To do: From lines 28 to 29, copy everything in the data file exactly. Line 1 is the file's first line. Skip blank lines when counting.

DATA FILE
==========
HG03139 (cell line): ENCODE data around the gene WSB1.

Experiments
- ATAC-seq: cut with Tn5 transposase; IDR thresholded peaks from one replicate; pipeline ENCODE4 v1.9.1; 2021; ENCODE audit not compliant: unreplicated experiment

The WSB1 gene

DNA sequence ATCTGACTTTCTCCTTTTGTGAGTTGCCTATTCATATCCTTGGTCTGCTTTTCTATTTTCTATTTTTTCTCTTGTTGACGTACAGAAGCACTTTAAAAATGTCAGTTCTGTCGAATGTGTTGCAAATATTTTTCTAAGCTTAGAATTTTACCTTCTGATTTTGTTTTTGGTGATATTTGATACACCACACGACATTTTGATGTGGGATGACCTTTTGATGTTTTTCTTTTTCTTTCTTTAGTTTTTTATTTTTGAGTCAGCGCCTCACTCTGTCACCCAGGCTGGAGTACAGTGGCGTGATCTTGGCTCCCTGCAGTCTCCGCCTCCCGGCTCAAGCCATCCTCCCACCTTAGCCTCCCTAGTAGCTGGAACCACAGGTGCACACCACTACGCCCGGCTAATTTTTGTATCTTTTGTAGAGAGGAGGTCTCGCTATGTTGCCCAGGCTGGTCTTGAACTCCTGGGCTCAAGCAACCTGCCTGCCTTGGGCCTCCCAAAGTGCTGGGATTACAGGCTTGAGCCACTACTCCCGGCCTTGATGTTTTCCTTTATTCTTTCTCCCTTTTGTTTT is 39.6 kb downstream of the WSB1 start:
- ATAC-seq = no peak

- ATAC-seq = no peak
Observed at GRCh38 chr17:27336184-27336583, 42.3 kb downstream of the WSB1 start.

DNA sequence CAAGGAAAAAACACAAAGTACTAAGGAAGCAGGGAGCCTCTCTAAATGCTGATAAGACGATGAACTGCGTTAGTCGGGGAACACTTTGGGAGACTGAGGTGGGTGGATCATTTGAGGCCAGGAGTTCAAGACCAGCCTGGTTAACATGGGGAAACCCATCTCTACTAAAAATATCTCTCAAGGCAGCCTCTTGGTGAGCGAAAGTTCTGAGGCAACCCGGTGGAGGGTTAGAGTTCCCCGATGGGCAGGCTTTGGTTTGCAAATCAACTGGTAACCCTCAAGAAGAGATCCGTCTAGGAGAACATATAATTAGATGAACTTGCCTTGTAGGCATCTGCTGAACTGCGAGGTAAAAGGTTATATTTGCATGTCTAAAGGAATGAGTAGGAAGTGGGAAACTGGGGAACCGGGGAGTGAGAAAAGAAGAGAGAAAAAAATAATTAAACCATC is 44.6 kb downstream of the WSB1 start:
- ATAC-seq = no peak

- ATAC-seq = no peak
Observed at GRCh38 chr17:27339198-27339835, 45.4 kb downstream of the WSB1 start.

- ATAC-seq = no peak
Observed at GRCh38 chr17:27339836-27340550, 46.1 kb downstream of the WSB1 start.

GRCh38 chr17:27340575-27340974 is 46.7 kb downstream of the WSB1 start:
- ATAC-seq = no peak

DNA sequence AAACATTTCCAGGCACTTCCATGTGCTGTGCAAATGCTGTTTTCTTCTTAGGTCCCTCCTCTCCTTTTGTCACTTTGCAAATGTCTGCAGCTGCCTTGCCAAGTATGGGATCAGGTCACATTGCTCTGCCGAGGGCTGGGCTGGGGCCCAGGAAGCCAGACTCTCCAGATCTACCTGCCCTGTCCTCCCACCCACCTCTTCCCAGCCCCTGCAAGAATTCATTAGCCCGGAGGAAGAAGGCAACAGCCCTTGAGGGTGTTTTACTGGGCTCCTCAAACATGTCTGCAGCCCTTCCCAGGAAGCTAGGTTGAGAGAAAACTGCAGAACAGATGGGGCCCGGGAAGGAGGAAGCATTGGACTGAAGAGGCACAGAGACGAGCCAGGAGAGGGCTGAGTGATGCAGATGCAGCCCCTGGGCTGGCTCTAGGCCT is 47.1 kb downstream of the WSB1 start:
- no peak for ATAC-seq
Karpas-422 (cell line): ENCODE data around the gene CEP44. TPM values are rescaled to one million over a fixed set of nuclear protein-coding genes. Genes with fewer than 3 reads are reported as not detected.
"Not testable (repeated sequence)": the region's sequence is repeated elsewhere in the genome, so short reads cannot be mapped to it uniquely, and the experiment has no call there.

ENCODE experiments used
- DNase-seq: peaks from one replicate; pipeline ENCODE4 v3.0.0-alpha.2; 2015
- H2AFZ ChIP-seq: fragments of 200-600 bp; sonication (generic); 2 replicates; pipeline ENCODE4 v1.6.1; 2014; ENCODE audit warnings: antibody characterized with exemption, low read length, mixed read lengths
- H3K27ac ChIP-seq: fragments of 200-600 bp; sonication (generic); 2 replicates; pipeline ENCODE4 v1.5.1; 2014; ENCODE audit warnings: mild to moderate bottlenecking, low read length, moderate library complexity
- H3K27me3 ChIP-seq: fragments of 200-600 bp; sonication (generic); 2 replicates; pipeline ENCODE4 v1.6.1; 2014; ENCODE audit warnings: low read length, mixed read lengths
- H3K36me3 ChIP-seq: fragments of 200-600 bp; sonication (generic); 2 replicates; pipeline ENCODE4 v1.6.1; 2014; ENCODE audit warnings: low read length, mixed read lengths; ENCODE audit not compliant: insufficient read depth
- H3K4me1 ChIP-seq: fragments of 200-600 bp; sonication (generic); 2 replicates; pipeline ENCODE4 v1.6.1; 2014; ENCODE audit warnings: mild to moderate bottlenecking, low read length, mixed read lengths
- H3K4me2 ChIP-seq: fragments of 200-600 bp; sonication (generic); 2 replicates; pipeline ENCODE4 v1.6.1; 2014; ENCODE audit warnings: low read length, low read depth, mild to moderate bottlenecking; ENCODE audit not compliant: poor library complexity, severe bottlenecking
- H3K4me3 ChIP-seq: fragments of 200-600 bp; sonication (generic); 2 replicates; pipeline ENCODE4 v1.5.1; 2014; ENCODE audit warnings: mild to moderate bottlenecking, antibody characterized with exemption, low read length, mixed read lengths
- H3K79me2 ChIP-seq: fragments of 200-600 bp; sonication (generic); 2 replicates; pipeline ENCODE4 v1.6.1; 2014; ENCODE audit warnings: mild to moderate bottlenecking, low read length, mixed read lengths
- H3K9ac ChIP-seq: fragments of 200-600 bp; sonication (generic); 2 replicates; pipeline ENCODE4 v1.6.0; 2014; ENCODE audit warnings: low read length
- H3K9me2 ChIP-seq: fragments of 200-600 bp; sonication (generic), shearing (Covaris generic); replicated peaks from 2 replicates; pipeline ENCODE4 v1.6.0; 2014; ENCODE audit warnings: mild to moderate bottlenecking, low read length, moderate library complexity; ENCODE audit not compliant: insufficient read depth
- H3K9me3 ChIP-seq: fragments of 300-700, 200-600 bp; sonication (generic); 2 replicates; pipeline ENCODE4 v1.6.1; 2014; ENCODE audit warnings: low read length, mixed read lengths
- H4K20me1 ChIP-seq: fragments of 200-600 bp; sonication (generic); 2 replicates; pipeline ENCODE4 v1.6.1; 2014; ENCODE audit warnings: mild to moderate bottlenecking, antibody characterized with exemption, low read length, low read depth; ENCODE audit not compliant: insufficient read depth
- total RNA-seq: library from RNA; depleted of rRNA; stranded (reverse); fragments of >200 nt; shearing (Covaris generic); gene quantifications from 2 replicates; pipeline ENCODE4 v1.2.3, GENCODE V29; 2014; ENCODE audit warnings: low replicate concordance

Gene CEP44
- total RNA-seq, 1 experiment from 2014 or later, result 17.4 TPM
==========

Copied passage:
- H3K4me2 ChIP-seq: fragments of 200-600 bp; sonication (generic); 2 replicates; pipeline ENCODE4 v1.6.1; 2014; ENCODE audit warnings: low read length, low read depth, mild to moderate bottlenecking; ENCODE audit not compliant: poor library complexity, severe bottlenecking
- H3K4me3 ChIP-seq: fragments of 200-600 bp; sonication (generic); 2 replicates; pipeline ENCODE4 v1.5.1; 2014; ENCODE audit warnings: mild to moderate bottlenecking, antibody characterized with exemption, low read length, mixed read lengths